At my local park, I often play basketball, when it’s warm, at least once or twice a week. There, I have honed my skills as a athlete, wanting to imitate the likes of Ray Allen and Carmelo Anthony. However, when I head to school, I am only an Asian boy looking for an education.
High Schools currently fail, at least from what I have seen at my current school, to incorporate enough student participants in sports. Society often blames the current trend of obesity in teenagers on junk food and unhealthful school lunches; the thought of exercise is rarely ever touched upon. Although students attend physical “education” classes, these futile attempts to squeeze in time for exercise is not working. Between changing in locker rooms, which takes at least fifteen minutes away from a period, and taking attendance, there is only twenty to twenty five minutes left for activity – almost useless.
People then suggest students to join the school’s sports team. The problem with this is simple: limited spots on teams result in a myriad of people who are left out of the teams. Furthermore, some teams are so settled in, with a roster the COACH wants, that making team would require amazing talent and skill, resulting in former junior varsity players and favored students to garner a higher chance of making the team. This is yet another failure of the education system.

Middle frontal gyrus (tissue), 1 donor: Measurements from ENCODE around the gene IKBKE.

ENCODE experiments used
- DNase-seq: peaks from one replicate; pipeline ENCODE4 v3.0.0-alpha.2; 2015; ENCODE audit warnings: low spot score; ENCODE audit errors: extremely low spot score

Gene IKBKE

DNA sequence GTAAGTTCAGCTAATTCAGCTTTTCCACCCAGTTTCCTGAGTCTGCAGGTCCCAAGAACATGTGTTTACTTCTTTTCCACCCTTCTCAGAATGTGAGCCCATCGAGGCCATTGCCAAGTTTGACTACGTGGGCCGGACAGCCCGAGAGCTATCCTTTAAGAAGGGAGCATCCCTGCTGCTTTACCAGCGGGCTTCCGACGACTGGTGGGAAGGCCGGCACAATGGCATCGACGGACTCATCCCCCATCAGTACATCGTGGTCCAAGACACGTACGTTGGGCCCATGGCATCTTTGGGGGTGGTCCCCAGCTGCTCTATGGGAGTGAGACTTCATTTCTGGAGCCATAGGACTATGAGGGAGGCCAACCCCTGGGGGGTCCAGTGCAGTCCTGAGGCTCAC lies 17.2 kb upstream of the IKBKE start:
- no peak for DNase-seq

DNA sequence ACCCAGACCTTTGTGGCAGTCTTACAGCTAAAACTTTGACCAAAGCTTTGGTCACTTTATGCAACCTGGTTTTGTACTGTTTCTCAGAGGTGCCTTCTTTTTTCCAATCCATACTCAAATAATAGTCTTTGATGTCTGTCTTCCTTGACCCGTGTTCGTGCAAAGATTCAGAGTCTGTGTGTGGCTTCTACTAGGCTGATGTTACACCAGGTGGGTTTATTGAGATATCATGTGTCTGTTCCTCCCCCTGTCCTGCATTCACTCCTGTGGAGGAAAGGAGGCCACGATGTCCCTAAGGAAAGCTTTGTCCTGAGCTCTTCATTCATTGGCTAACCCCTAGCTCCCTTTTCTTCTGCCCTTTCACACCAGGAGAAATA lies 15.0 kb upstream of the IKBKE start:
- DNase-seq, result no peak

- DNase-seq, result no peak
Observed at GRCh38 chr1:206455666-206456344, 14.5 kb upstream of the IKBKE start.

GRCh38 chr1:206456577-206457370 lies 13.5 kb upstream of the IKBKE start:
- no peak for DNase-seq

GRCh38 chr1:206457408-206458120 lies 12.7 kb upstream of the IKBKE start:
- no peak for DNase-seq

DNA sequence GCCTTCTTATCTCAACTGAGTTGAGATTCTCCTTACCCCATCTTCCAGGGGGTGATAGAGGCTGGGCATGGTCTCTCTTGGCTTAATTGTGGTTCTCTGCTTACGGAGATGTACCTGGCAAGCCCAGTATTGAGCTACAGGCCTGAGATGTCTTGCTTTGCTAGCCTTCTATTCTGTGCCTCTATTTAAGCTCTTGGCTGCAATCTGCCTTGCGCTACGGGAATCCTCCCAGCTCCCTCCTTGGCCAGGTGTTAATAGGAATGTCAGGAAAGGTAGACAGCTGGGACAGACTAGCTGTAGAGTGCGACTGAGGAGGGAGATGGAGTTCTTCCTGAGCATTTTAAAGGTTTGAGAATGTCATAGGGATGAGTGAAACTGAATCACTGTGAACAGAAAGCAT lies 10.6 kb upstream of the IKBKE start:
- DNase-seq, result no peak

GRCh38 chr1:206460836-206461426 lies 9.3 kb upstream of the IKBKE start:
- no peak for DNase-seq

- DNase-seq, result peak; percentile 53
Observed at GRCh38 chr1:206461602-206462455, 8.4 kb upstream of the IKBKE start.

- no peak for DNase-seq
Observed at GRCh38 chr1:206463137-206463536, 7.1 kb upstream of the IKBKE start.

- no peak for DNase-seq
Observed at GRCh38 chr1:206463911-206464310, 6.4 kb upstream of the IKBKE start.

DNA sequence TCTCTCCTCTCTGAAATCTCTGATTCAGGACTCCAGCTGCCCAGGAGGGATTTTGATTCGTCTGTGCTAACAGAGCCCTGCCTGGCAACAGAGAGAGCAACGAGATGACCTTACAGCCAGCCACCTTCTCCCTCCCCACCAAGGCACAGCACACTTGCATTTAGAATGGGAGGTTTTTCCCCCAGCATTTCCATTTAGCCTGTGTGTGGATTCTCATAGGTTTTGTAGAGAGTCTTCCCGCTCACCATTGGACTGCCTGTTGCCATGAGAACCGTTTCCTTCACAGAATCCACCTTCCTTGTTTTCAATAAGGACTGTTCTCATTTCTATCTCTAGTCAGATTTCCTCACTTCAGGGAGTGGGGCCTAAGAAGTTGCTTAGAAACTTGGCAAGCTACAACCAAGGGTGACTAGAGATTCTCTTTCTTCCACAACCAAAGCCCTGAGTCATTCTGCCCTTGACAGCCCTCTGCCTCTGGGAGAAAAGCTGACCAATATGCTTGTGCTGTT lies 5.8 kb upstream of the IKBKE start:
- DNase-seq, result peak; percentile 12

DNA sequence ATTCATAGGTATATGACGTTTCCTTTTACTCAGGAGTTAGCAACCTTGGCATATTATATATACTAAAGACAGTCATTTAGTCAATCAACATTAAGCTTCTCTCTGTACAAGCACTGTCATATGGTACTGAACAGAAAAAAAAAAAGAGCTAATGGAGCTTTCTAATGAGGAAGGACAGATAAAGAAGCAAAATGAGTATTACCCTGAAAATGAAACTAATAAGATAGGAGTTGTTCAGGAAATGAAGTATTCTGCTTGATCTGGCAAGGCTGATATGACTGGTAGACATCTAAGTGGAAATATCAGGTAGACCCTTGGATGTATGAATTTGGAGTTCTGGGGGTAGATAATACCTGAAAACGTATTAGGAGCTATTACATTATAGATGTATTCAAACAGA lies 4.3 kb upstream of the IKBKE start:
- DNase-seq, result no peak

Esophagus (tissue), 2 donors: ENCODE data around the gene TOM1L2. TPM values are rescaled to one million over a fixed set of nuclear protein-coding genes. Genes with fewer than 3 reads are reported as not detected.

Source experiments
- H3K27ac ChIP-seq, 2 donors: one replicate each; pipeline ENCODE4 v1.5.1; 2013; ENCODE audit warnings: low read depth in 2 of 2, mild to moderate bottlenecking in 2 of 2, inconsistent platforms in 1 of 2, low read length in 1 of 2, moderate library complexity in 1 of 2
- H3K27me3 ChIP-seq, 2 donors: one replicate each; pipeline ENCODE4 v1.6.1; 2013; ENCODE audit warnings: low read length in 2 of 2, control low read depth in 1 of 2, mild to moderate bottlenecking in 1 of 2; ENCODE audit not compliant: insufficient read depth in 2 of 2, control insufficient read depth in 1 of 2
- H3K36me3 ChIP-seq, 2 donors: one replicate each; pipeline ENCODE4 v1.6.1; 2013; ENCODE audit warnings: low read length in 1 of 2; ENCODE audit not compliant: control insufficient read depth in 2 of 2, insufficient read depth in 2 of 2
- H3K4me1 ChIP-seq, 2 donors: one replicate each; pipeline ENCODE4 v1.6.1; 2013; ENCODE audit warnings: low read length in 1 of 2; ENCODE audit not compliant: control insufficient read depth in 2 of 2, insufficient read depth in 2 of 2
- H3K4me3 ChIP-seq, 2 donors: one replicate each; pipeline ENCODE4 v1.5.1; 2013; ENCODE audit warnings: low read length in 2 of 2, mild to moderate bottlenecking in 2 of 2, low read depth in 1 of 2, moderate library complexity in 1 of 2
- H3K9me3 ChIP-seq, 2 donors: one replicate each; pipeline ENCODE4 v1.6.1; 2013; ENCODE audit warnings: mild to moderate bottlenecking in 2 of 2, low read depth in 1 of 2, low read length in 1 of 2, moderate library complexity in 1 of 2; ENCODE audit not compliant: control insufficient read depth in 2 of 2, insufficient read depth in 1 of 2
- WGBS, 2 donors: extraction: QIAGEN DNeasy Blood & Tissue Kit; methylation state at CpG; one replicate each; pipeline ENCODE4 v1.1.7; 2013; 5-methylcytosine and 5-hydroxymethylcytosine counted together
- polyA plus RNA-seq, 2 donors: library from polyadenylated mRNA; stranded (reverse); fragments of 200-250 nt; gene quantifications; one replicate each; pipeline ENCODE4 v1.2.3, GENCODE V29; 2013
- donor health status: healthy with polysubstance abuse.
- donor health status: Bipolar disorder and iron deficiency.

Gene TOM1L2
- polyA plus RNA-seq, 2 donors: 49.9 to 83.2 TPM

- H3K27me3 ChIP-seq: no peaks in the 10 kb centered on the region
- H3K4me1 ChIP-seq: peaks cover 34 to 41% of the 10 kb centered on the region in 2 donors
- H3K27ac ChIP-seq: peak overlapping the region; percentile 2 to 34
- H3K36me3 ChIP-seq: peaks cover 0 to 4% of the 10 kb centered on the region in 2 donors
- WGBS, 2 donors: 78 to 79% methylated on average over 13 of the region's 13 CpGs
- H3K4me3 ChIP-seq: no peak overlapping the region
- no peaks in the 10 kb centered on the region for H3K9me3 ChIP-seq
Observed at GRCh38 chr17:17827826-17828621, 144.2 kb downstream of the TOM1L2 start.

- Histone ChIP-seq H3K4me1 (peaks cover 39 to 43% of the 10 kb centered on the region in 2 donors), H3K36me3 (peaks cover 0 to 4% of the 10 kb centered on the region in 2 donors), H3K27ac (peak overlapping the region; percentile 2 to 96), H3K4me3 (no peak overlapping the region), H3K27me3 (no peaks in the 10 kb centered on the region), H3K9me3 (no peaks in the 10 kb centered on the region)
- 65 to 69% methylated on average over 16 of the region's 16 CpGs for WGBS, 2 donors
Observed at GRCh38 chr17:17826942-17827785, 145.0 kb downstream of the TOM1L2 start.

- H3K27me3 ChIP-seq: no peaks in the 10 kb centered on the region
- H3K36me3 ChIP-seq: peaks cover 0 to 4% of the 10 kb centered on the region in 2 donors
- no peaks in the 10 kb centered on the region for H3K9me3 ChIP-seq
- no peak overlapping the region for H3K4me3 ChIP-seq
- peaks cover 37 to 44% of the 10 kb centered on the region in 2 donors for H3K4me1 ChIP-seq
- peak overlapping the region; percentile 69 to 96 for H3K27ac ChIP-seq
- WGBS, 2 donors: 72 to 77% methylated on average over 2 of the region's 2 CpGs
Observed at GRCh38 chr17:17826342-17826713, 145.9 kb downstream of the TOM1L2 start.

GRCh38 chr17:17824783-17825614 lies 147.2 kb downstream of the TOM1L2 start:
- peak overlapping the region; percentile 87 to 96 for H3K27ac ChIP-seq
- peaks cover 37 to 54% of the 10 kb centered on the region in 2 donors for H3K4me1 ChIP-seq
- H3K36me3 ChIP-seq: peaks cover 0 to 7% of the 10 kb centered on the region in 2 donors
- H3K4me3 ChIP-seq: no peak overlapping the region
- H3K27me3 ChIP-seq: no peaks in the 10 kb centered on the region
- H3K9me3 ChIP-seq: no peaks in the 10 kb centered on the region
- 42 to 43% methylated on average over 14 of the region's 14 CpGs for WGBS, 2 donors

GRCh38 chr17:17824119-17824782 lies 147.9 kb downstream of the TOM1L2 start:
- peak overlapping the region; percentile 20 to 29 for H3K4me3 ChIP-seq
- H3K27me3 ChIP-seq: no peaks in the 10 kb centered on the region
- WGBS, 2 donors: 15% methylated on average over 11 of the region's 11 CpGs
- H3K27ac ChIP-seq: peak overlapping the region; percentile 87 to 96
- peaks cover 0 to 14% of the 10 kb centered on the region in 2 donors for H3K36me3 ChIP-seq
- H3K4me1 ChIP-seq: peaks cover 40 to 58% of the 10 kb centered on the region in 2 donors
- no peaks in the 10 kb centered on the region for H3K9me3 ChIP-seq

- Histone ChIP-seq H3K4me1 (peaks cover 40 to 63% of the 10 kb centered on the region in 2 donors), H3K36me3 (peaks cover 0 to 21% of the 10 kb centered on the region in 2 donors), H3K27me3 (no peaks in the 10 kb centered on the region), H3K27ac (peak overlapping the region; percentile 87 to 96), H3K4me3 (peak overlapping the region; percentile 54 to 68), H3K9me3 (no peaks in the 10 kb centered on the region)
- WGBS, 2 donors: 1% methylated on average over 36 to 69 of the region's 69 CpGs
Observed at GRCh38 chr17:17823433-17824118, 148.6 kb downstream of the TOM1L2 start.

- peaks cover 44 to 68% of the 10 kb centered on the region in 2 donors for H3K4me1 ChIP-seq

Let’s take my attempt in joining the varsity basketball team last year. For one, the announcements for the tryouts were so obscure and almost meant to be hidden – a clear indication that the coach does not want new players and pretty much has a set roster for the season. However, I was able to notice the single sheet of paper calling for tryouts next to the gym. Tryouts were terrible. I hardly played the quality of basketball I wanted, but at least I tried. Many of the players were better than I was, and I respected that. As I was running back for the last run I had to do, for missing a free throw, my calf cramped up to the the rigorous day of basketball I went through; I probably should have stretched. I crumbled to the floor, waiting for the coach to give a sign of care or just rushing over to ask what was wrong. He didn’t. He took one look and continued talking with his players. I was helped off the court by two friends, grimacing in pain. That day spelled out the huge disparity in quality and respectable varsity sports.
Not everybody is able to play as well as Michael Jordan, Derek Jeter, and Randy Moss. The disability of the school system to provide a second team, to compete in a lower division of sports, cripples the passions of many avid athletes. Coaches who favor players and ignore the outside world only defeats the purpose of playing sports even more. A second basketball or football team would greatly benefit the school by providing additional chances for students to exercise and also socialize through a common admiration.
Making two teams for one sport would come at the expense of the school budget, but I hardly doubt schools wouldn’t be able to come up with enough money if they just stopped printing out superfluous notifications, and fifteen schedules for one student.
But that’s not happening. Fifteen years from now, I can only gape when a high school graduate wonders what a sport is.